- Text smaller
- Text bigger
Jesus said, “The thief comes only to steal and kill and destroy; I have come that they may have life, and have it to the full.”
Thomas Robert Malthus would have disagreed. The philosophical forerunner to Darwin, Malthus argued that there are limited resources, and competition for them is intense. When there are too many people competing for those resources, you have war, famine and a continual threat to civilization itself.
For Malthus, the pie is only so big: We must reduce the number of people who want a share of it.
Christianity embodies another solution: Make a bigger pie.
In Christianity, God takes a few loaves and feeds thousands with them. Entrance to heaven is not contingent on space available. Jesus came that we would have life, and life to the fullest. Not just for some, but all.
None of what follows is an argument for Christian indifference to the plight of other people. However, Christians should not advocate “solutions” that repress human liberty, dignity and freedom. For some reason, all of the Malthusian’s solutions do just that.
They believe that in order to solve the world’s problems, we must reduce the number of people in it. If we cannot do that, they argue, we should be content with a tiny-yet-equal share of the pie. Abundance, if there is any, should be delivered to Benevolent Government Administrators to be redistributed “fairly” and “equally” to all. Extreme measures may be necessary.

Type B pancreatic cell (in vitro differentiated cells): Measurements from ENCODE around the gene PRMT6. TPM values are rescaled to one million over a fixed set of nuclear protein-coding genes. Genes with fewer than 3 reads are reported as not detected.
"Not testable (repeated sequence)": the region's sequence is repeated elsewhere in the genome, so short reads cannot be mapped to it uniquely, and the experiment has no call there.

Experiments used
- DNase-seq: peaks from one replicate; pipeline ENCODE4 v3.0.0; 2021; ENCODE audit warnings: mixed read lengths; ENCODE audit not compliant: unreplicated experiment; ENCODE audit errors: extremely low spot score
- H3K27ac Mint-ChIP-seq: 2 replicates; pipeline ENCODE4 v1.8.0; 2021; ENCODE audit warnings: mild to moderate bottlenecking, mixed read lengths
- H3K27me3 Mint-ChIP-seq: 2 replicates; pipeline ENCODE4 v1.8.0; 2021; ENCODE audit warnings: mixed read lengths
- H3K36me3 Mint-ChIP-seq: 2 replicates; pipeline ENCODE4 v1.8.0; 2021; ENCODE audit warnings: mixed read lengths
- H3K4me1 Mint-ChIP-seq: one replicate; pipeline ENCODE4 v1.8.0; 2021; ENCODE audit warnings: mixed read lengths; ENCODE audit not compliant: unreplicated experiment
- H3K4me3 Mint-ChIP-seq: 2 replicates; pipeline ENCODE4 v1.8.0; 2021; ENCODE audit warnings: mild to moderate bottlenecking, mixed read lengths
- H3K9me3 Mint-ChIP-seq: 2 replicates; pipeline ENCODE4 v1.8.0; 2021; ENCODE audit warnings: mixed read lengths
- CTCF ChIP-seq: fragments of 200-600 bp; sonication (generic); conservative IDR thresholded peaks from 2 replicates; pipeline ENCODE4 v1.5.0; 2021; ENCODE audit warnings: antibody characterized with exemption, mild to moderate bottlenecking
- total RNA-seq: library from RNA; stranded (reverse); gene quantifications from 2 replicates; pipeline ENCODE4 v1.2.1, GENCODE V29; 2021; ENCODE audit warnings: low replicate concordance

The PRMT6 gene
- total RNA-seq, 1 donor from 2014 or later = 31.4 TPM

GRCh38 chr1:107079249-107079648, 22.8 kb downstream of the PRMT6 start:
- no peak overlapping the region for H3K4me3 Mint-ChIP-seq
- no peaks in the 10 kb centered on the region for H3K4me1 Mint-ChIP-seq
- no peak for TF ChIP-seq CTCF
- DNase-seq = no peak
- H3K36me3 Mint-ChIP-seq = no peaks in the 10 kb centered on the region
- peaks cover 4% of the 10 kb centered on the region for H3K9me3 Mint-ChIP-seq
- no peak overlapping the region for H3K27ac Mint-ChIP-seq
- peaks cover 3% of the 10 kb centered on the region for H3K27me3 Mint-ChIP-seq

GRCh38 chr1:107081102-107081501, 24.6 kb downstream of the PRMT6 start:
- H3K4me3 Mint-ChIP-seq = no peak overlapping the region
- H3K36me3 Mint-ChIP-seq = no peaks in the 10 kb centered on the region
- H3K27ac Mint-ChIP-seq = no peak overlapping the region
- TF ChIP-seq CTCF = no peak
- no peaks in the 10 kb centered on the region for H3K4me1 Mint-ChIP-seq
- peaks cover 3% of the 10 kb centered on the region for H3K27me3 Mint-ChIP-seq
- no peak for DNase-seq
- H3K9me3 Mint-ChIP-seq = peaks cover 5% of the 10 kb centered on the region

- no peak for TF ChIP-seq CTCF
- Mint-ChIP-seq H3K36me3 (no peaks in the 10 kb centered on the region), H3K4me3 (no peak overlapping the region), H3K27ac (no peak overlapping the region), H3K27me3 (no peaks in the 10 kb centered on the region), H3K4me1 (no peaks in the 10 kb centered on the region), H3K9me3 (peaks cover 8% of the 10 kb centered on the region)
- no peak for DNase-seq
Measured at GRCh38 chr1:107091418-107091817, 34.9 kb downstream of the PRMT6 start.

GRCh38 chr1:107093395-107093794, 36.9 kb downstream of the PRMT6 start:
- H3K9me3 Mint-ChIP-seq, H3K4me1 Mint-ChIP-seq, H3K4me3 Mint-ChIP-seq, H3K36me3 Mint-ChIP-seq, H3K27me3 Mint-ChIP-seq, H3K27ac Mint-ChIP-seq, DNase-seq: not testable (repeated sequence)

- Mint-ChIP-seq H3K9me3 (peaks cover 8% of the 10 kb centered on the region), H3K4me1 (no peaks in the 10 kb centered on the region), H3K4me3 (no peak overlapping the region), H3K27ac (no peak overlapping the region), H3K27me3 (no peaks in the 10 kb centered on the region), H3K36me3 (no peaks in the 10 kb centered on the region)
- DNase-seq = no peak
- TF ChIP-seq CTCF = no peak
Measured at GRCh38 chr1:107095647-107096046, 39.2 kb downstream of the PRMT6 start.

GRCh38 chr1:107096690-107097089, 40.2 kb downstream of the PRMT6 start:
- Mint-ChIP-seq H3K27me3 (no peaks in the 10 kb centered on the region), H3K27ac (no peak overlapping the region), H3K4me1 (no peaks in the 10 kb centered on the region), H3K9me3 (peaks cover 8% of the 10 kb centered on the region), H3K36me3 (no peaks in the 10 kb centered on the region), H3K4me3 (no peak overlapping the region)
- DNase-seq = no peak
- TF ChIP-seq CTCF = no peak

Consider “bioethicist” Jacob Appel, who, in calling for mandatory genetic screening, said:
The most obvious advantage of mandatory screening is that it will reduce the long-term suffering of the children who are spared disease. At the same time, preventing future cancers will certainly save tax dollars. These savings could be redirected toward researching new therapies and providing quality care for current patients.
Appel assumes that one cannot simply increase the amount of money for research without taking it from another part of the pie. Usually associated with this mindset are perverse notions of compassion. Note Appel’s concept of sparing children from disease: Prevent them from coming into existence in the first place!
The Christian has another idea: FIND A CURE FOR THE DISEASE!
Writing decades ago, author Madeleine L’Engle already detected such thinking. In her 1962 children’s story, “A Wrinkle in Time,” she narrates an encounter with IT, the source of equality and supreme fairness:
“Who’s this IT?” Meg asked.
“All in good time,” Charles Wallace said. “You’re not ready for IT yet. First of all I will tell you something about this beautiful, enlightened planet of Camazotz. …
“Perhaps you do not realize that on Camazotz we have conquered all illness, all deformity. … We let no one suffer. It is so much kinder simply to annihilate anyone who is ill. Nobody has weeks and weeks of runny noses and sore throats. Rather than endure such discomfort they are simply put to sleep.” (emphasis mine)
The Malthusian way to solve human problems is to eliminate humans.